There are only two places in the world where you can swim in an inland lake full of stingless jellyfish: (1) Palau and (2) Kakaban Island in Indonesia. Luckily for us, Kakaban Island was only a hop, skip and a jump away from our anchorage at Maratua Atoll, so we arranged a little excursion to swim with the jellies.
We were collected from our yachts by a little blue speedboat skippered by Juanda and crewed by a toothless decky, then whisked across the shallow reef flats to Kakaban Island. Our first stop was a beautiful little lagoon full of batfish, then a short bumpy ride later we arrived at the ticket booth to the jellyfish lake (a small entrance donation is expected). We couldn’t really see any jellyfish as we approached the lake, but as we got closer, little orange blobs became visible. That was all the encouragement I needed. Clothes and shoes were discarded, mask donned and in I went! Only a few jellyfish were floating around in the shallows near the steps, and there were several upside-down-jellies resting on the weedy bottom, but as we swam further out into the deep, we were suddenly surrounded by them! It was surreal. Such a unique experience (and another tick on the bucket list!)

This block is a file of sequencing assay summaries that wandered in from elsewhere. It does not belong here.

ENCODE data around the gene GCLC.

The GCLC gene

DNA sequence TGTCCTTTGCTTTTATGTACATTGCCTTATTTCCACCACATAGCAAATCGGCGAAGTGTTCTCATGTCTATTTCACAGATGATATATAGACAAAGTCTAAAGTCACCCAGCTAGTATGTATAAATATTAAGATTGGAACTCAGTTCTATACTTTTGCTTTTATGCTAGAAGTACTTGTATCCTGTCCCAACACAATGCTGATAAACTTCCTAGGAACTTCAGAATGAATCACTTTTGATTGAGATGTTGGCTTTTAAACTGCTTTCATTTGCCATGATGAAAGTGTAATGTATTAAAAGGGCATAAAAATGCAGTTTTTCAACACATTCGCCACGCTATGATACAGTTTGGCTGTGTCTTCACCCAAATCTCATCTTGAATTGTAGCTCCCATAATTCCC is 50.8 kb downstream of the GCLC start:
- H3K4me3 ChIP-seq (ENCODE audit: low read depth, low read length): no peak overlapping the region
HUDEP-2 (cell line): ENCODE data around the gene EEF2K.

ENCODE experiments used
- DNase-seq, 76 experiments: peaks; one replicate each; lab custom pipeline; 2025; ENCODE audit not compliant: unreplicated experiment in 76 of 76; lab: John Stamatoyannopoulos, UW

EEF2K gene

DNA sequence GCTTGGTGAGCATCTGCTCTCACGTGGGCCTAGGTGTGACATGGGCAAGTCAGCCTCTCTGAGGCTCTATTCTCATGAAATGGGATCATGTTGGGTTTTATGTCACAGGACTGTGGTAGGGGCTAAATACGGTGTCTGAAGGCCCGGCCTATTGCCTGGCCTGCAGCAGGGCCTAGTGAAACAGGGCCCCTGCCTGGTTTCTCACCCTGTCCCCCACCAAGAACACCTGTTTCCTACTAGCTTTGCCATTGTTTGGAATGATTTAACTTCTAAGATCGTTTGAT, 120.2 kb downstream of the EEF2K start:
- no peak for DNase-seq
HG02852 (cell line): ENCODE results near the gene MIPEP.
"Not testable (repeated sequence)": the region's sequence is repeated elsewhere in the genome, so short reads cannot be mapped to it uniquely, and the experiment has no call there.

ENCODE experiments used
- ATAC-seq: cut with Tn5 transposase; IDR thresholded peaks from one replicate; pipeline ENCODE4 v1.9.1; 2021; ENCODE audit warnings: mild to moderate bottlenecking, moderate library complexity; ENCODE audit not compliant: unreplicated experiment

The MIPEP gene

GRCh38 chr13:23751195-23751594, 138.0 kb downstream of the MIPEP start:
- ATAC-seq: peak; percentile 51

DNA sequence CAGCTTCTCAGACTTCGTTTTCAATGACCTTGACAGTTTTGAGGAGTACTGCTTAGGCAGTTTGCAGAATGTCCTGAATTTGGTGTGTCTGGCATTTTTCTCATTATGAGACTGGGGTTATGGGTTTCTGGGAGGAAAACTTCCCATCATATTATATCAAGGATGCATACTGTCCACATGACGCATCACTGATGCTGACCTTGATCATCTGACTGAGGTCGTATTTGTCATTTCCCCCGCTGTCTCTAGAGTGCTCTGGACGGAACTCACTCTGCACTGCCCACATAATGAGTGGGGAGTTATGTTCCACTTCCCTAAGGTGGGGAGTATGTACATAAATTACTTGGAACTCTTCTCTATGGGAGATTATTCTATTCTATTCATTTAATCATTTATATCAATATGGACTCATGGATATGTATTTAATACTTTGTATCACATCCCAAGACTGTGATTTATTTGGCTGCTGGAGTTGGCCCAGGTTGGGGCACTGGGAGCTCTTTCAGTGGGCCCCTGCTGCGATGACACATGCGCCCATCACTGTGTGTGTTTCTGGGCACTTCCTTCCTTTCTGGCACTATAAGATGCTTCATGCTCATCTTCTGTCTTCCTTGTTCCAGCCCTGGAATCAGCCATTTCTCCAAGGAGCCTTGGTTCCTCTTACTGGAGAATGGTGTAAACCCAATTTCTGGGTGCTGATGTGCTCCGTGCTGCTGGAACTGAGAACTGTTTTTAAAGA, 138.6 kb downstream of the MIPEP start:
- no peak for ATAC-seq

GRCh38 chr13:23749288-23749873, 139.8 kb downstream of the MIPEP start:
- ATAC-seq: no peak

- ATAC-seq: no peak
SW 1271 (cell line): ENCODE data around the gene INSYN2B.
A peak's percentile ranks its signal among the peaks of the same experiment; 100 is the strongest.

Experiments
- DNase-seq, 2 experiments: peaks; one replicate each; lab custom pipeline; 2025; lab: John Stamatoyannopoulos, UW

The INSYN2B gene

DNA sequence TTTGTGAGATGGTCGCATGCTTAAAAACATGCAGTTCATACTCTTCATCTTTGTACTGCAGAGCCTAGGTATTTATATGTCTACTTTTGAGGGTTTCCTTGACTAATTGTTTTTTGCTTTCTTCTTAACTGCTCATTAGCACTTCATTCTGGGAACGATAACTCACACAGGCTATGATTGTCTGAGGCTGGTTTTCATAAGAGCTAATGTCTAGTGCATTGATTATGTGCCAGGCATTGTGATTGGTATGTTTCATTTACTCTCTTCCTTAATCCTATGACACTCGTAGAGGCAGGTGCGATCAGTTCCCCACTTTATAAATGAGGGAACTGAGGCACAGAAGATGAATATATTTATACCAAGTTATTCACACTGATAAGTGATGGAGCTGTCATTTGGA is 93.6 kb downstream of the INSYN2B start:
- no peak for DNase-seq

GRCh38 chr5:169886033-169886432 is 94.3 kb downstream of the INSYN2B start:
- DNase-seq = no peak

There are four species of jellyfish in the lake:
1. Mastigias papua. These orange blobs make up the majority of the lakes residents. There are thousands of them of varying sizes. They get about with a bit of speed and boing into you from all directions.
2. Aurelia aurita, or more commonly known as moon jellies or saucer jellies. These guys were comparatively large, but see-through and a bit difficult to spot.
3. Cassiopea ornata, an upside-down jellyfish that rested on the weedy bottom.
4. Tripedalia cystophora, a small thumb-sized box jellyfish, which fortunately has lost its venomous sting!
We were conscious that human presence has impacted on these populations, so we made sure not to wear any sunscreen, repellent or deodorant in the lake, and didn’t initiate contact with them to help preserve them.